The world Klapheke created is so immersive, filled with beauty, ugliness, sorcery, and tales of treasure. The characters are even better! Kinneret is a badass who is loyal to the bone and won’t let anyone tell her she can’t do something. I love this about her. This quality makes her worth rooting for. But, where Kinneret can be a hothead, easily worked up about things, Calev is more grounded and rational. They are the perfect mixture, each having strengths that help the other person’s weaknesses. Be careful, you might get so connected with these characters that you can’t put the book down—don’t worry. There’s more books to come!

Hold on to your hats because Kinneret and Calev are about to take you on a trip across the seas that you’ll never forget!

“If we kept to safe things forever, we’d have no kind of life at all” (chapter 40)

Book Blitz/Review – The Animal Under the Fur

Title: The Animal Under the Fur
Author: E.J. Mellow
Published: March 30th 2017
Genre: Action, Adult, Romance

Rating: 5 stars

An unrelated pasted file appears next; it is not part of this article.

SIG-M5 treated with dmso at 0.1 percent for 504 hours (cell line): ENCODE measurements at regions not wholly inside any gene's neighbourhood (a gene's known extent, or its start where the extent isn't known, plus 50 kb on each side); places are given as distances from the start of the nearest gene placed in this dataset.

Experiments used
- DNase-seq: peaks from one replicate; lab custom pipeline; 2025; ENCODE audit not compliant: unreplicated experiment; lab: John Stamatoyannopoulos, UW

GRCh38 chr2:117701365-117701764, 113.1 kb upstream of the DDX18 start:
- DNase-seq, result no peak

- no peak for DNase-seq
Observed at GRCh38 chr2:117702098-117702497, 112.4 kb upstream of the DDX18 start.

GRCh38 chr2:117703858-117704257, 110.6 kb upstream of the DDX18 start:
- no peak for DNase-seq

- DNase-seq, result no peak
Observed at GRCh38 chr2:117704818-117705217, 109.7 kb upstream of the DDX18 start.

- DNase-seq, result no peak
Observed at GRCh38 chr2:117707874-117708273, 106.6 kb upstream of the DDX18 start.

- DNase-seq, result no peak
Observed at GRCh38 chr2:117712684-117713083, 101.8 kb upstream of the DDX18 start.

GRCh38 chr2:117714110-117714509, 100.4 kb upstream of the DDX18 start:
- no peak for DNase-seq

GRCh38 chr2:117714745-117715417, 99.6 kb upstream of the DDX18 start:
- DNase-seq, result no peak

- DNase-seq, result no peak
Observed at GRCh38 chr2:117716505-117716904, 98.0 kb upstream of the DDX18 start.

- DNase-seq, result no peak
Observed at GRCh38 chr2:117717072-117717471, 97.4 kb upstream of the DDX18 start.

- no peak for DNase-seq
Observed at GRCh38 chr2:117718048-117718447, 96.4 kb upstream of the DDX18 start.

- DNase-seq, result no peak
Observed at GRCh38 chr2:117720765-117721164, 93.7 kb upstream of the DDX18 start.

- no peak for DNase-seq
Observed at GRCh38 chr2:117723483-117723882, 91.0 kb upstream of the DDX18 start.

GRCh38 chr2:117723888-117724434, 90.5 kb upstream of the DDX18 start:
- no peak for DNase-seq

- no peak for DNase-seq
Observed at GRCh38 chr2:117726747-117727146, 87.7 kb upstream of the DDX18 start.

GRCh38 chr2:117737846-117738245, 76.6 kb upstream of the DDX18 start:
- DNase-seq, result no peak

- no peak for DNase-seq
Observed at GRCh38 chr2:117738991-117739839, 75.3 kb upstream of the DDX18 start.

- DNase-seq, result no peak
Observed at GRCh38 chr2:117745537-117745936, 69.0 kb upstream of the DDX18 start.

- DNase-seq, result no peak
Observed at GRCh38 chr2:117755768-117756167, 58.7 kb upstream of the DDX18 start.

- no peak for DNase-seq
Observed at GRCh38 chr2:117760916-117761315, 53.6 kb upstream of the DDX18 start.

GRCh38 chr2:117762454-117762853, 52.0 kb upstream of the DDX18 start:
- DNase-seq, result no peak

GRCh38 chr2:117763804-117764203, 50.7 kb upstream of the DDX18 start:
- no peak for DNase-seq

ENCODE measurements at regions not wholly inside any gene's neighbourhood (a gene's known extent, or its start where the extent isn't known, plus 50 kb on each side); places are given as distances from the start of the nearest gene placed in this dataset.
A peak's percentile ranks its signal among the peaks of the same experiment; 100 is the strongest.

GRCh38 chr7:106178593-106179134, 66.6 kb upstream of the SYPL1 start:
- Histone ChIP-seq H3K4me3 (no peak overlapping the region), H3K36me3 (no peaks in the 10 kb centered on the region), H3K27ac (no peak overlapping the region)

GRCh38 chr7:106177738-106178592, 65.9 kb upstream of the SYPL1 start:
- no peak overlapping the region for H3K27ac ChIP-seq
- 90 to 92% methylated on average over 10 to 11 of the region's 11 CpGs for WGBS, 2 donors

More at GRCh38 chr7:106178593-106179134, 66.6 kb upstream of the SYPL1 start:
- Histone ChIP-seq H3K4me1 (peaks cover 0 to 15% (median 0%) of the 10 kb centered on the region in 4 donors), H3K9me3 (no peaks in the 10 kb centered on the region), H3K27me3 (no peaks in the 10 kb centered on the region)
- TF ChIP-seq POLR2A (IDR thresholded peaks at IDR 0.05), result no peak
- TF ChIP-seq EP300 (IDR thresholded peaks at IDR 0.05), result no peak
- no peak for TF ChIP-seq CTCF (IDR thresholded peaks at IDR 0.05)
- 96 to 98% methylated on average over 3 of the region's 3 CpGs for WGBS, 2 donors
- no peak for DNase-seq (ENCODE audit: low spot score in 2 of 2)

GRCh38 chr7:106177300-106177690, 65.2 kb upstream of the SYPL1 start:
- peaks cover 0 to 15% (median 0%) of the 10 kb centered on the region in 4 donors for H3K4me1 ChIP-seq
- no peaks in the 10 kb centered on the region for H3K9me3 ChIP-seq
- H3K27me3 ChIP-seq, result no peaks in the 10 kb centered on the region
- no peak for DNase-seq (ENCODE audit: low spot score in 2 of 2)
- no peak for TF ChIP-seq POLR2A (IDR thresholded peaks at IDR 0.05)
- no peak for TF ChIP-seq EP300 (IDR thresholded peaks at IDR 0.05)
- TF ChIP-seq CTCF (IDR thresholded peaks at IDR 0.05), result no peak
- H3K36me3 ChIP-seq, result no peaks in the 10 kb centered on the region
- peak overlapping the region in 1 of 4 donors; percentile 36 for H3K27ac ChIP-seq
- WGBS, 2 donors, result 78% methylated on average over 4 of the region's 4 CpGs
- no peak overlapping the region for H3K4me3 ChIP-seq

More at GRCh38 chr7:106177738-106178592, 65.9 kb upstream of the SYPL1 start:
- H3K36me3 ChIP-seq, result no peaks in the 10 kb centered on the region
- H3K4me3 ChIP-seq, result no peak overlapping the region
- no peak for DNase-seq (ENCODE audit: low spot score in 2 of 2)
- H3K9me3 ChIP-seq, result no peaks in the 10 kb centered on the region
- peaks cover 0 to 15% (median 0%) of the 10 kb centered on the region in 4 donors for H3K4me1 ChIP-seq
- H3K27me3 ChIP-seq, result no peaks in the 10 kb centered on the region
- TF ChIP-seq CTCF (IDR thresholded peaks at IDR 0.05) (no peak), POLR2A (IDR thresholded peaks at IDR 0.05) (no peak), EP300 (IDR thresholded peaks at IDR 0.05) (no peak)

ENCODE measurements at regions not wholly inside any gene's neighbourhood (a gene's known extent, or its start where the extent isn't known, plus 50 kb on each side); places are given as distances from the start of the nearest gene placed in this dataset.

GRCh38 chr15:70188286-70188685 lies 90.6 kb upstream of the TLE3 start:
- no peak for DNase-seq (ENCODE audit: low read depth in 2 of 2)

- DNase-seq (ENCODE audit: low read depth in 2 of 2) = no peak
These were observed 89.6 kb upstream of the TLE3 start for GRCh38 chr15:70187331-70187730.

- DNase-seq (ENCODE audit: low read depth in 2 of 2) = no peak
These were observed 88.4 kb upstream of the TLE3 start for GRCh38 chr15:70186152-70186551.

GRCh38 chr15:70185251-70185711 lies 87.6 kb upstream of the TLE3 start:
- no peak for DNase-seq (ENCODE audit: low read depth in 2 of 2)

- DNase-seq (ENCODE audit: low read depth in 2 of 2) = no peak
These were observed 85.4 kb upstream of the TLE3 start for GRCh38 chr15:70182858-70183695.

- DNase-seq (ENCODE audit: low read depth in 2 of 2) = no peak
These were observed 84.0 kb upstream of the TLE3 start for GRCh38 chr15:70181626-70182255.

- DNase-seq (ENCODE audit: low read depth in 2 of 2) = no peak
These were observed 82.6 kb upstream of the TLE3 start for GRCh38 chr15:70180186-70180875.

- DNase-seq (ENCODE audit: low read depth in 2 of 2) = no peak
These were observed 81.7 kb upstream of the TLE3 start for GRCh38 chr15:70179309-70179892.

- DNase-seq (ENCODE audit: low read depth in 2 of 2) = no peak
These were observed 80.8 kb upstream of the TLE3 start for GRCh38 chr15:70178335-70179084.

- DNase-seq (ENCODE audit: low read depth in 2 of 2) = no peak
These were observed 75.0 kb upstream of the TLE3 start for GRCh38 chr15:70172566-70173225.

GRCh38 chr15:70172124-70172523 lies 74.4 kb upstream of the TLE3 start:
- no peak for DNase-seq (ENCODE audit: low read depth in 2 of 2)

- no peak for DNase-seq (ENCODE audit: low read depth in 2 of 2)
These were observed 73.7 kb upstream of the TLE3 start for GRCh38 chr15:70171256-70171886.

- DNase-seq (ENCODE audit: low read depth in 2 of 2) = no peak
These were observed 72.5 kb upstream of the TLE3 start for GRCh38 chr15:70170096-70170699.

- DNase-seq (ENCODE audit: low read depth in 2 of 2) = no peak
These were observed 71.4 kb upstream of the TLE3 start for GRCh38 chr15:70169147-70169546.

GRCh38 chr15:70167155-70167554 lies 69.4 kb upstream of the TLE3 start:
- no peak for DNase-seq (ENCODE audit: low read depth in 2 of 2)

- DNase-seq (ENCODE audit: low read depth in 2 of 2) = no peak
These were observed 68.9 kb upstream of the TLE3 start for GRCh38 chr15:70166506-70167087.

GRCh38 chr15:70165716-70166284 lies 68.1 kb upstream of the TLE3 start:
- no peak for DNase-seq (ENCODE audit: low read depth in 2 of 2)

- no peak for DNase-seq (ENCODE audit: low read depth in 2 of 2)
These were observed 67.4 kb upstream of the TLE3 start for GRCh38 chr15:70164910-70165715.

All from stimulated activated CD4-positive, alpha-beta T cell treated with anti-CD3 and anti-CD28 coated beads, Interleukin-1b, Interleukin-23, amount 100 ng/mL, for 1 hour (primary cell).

Cover: Love it

Synopsis:

From award-winning author E. J. Mellow comes an action romance dripping with vengeful delight.

Orphaned on the streets as a baby, Nashville Brown, a.k.a Kill Operative 3, knows better than to rely on anyone. With heightened senses and superhuman strength to survive, she’s been raised as the perfect assassin.

The trick to her success? Keeping everyone, even her best friend, at arm’s length.

Losing his entire family in the span of a year, Carter Smith left his ability to love buried deep in their graves. His only concerns now are completing his missions and effortlessly charming the next temptress to warm his bed.

The key to his accomplishments? Working alone mixed with a Casanova smile.